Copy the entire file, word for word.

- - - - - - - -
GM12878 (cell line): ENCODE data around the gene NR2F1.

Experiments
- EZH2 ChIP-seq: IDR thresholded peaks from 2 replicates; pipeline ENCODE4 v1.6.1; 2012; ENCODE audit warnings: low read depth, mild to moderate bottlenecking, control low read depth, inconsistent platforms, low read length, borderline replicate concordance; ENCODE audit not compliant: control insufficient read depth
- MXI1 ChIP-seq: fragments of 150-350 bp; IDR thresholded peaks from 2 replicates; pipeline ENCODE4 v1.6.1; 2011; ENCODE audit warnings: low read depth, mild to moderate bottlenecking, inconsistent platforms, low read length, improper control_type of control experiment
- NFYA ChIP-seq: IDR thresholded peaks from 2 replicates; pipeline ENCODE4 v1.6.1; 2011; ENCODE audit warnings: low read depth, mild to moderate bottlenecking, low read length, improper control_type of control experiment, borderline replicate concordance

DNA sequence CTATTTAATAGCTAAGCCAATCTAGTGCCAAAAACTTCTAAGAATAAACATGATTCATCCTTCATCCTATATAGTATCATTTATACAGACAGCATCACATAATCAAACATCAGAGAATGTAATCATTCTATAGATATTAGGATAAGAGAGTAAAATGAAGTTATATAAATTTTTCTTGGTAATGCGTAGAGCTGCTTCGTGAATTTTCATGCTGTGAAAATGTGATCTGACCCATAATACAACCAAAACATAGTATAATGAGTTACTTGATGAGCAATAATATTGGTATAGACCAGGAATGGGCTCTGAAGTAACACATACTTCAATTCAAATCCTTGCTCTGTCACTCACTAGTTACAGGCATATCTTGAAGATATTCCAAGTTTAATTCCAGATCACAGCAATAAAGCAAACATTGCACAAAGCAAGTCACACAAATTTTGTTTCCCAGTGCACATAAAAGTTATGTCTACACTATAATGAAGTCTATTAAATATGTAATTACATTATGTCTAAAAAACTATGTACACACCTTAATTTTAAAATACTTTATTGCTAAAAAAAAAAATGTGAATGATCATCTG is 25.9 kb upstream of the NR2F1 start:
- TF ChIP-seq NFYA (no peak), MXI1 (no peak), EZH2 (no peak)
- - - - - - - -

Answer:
GM12878 (cell line): ENCODE data around the gene NR2F1.

Experiments
- EZH2 ChIP-seq: IDR thresholded peaks from 2 replicates; pipeline ENCODE4 v1.6.1; 2012; ENCODE audit warnings: low read depth, mild to moderate bottlenecking, control low read depth, inconsistent platforms, low read length, borderline replicate concordance; ENCODE audit not compliant: control insufficient read depth
- MXI1 ChIP-seq: fragments of 150-350 bp; IDR thresholded peaks from 2 replicates; pipeline ENCODE4 v1.6.1; 2011; ENCODE audit warnings: low read depth, mild to moderate bottlenecking, inconsistent platforms, low read length, improper control_type of control experiment
- NFYA ChIP-seq: IDR thresholded peaks from 2 replicates; pipeline ENCODE4 v1.6.1; 2011; ENCODE audit warnings: low read depth, mild to moderate bottlenecking, low read length, improper control_type of control experiment, borderline replicate concordance

DNA sequence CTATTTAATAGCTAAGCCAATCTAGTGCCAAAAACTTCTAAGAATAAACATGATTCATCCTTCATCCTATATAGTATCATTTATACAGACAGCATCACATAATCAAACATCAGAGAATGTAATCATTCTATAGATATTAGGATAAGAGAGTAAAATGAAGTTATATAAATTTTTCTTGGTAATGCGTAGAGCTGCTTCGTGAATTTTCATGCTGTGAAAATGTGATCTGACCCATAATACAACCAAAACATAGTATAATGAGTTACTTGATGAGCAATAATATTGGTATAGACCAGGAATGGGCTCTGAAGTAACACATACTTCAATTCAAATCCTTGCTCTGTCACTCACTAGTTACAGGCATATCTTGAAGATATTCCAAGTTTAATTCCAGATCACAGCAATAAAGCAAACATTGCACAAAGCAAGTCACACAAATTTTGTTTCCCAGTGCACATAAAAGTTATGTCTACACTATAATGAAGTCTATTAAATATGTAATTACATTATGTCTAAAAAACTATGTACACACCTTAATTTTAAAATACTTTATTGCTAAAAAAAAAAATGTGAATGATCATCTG is 25.9 kb upstream of the NR2F1 start:
- TF ChIP-seq NFYA (no peak), MXI1 (no peak), EZH2 (no peak)